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Posted May 11, 2005

To Tell the Truth

Thoughts on the Virtue of Truth by Romano Guardini

One virtue above all others is in the limelight of the church these days — truthfulness. Some people who profess to tell it have been crucified, while others who haven’t told it have crucified the church. I think we could profit by listening to Romano Guardini on this needed but complex virtue. Quoted from his book The Virtues.
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A Virtue which has suffered great damage in our day is truthfulness, which taken in its widest interpretation includes also the love of truth, and the will that truth should be recognized and accepted.

First, truthfulness means that the speaker should say what is so, as he sees and understands it, and that he should express what is in his mind. Under certain circumstances this may be difficult, and may even cause annoyance, harm and danger. But our conscience reminds us that truth is an obligation, that it is something absolute and sublime. It is not something of which we say: “You may tell it if it is convenient for you or serves some purpose,” but “When you speak you must tell the truth, not abbreviate it or change it. You must tell it absolutely, simply — unless the situation urges you to be silent or you can evade a question in a decent and proper way.”

But apart from this, our whole existence depends upon truth. We shall say more about this later. The relations of people to each other, social institutions, government — all that we call civilization and man’s work in its countless forms — depends on a respect for truth.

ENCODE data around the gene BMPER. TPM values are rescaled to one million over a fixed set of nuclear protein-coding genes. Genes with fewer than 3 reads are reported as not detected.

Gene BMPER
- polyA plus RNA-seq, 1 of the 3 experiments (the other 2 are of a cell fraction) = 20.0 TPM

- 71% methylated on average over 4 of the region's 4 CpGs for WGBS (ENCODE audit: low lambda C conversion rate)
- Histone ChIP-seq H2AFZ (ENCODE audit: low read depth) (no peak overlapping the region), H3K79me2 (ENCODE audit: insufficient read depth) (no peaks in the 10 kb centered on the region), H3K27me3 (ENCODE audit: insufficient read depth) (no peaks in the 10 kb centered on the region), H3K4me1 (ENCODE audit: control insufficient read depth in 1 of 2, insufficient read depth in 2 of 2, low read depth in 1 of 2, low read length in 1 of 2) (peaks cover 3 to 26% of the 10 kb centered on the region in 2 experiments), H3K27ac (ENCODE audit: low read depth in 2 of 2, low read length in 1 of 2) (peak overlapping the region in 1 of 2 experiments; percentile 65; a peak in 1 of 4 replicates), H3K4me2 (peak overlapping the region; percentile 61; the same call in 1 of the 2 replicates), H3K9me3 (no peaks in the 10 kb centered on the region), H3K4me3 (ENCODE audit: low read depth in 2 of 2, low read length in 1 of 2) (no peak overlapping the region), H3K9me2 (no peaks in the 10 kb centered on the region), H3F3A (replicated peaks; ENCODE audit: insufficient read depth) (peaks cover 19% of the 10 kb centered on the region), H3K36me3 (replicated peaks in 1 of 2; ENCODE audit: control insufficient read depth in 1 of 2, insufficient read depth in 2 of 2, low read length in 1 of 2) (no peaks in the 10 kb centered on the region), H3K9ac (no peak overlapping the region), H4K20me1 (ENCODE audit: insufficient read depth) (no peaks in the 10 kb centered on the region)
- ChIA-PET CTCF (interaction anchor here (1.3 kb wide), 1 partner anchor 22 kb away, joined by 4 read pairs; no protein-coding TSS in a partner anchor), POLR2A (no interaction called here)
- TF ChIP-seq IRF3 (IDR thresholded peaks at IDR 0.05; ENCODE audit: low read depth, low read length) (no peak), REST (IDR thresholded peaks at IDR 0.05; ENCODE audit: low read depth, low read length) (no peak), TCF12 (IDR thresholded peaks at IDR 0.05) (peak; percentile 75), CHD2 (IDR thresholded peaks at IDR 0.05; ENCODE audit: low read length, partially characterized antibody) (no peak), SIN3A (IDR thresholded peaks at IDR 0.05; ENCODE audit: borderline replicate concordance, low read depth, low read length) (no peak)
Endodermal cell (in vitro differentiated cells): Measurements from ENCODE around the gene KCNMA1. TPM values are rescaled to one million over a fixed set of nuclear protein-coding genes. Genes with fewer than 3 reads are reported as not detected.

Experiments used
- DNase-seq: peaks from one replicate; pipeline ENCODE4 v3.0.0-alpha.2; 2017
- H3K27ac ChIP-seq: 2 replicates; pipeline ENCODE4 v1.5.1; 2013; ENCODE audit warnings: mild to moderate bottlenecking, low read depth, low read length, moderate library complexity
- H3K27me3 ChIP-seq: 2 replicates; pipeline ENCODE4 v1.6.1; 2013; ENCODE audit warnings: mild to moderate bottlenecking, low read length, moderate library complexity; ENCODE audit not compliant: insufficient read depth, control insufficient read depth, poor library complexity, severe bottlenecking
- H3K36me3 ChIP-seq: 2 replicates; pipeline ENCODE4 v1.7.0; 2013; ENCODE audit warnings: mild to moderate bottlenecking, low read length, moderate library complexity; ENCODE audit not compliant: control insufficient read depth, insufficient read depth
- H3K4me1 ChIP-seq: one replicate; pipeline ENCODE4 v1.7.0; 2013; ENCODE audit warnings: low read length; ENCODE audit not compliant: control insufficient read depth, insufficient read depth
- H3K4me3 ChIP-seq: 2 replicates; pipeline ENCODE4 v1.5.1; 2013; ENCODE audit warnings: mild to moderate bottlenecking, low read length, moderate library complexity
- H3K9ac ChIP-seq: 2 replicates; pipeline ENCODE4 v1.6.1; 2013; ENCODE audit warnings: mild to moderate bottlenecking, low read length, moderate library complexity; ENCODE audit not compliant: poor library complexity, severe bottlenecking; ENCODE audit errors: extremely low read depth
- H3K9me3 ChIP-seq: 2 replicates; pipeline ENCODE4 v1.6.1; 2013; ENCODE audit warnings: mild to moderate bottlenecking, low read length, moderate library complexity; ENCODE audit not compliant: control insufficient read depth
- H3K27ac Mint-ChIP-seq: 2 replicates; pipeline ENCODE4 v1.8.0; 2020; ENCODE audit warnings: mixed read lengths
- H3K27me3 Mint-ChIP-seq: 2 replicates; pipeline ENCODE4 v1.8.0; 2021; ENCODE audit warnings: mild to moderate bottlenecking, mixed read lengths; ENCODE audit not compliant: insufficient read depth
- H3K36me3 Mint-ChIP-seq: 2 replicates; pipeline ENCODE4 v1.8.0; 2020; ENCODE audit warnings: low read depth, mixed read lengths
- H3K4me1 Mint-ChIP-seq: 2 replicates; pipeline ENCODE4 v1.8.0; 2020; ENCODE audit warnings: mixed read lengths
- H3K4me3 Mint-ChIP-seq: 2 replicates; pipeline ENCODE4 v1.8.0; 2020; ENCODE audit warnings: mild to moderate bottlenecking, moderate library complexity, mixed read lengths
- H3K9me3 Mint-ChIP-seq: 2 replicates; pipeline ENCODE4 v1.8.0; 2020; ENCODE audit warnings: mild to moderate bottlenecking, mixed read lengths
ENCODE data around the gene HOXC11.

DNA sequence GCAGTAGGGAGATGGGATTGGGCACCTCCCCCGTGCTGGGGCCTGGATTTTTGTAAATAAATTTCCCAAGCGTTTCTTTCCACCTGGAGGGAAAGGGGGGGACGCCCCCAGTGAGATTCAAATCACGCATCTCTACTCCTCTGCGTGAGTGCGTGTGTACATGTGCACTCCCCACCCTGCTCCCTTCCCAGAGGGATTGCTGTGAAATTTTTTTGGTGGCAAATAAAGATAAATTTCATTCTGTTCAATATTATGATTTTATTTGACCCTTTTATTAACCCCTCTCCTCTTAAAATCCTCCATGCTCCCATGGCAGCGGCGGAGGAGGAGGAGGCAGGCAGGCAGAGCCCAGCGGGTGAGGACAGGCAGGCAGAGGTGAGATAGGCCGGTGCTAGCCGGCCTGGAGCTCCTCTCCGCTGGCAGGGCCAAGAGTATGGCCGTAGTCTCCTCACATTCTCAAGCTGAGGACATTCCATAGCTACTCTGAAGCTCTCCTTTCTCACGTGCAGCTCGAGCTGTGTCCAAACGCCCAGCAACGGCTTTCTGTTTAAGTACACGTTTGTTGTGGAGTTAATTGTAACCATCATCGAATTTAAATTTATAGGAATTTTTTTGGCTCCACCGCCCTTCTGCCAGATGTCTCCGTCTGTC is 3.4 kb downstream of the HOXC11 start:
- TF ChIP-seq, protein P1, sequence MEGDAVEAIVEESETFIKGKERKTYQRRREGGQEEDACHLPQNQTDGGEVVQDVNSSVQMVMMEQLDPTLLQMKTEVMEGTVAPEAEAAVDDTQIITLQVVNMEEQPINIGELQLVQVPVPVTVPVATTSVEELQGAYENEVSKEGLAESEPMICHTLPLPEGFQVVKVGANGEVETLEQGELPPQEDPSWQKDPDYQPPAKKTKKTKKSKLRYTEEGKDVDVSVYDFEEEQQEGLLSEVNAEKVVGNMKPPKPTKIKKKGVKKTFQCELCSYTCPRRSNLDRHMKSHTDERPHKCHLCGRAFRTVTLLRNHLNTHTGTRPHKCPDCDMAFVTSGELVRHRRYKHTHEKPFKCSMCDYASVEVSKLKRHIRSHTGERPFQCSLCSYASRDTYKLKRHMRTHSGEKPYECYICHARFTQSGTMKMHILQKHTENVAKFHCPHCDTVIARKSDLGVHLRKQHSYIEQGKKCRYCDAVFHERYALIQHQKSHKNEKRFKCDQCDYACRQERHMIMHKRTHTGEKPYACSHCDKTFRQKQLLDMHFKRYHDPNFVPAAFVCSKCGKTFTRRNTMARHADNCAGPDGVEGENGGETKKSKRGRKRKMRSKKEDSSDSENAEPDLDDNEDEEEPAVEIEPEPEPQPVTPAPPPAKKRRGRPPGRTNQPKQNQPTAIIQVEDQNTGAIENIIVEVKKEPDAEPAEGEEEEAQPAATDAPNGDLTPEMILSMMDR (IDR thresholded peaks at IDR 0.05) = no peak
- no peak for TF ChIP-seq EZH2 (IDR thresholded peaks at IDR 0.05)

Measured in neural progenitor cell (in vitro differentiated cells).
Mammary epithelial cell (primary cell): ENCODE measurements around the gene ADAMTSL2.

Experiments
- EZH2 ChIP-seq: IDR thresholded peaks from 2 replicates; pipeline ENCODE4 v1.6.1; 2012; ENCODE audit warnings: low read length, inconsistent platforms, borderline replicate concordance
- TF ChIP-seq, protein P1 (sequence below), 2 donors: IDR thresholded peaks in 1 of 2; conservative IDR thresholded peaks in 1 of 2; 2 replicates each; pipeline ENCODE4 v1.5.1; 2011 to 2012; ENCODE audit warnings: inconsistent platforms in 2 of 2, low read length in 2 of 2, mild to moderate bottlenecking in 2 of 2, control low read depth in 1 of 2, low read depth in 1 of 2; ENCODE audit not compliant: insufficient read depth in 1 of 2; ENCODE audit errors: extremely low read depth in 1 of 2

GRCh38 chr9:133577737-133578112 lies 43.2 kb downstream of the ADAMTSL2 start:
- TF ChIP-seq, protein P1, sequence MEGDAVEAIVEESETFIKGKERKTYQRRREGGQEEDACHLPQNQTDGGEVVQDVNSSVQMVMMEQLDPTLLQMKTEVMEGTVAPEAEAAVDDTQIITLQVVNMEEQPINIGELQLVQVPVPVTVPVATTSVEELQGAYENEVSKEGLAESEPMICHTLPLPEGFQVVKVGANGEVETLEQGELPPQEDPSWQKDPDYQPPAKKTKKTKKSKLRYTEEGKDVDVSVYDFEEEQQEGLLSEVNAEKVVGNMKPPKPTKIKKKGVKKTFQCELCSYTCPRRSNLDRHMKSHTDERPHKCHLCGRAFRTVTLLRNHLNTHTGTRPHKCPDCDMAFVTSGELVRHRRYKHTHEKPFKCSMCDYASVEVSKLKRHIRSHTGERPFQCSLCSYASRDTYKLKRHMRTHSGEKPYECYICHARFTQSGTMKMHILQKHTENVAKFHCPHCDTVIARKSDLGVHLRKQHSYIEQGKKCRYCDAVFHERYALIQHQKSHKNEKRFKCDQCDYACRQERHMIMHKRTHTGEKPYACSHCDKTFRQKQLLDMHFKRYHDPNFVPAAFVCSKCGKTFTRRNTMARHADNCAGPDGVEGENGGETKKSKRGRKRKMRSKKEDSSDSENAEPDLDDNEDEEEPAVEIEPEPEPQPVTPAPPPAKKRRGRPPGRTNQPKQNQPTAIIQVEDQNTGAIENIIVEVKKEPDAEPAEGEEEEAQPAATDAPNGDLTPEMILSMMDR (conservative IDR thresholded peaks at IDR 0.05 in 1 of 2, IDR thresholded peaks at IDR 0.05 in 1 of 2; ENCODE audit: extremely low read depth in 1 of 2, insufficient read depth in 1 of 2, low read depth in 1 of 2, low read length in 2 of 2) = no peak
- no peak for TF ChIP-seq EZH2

Truthfulness means, then, that man has the instinctive feeling that the truth must be told, absolutely. Of course, we must emphasize this point again, this obligation is based on the assumption that the questioner has the right to be informed. If he does not, then it becomes the task of experience and prudence to find the proper way of avoiding an answer.

We must also note that in regard to truthfulness in daily life it makes a difference if one possesses interior certainty in regard to the various situations, and also if one is a master of the language and quick to define and distinguish. This is a matter of ethical culture with which education should deal. Many a lie arises from shyness and embarrassment, and also from insufficient master of the language.

Special problems arise from circumstances such as we have known in the past and still meet today, when a totalitarian tyranny places all under compulsion and permits no personal convictions. Then man is perpetually on the defensive. Those who exercise violence have no right to demand the truth, and they know that they cannot expect it. Violence causes speech to lose its meaning. It becomes a means of self-protection for the one who is violated, unless the situation is such that it demands a testimony by which the speaker risks property and life. To determine this is the affair of conscience and he who lives in secure freedom may well consider whether he has a right to pass judgment in such a case.

At any rate, truthfulness means that one tells the truth, not only once but again and again, so that it becomes a habit. It brings to the whole man, his being and is action, something clear and firm.

And one should not only speak the truth but do it, for one can lie also through actions, attitudes and gestures, if these seem to express something which is not so.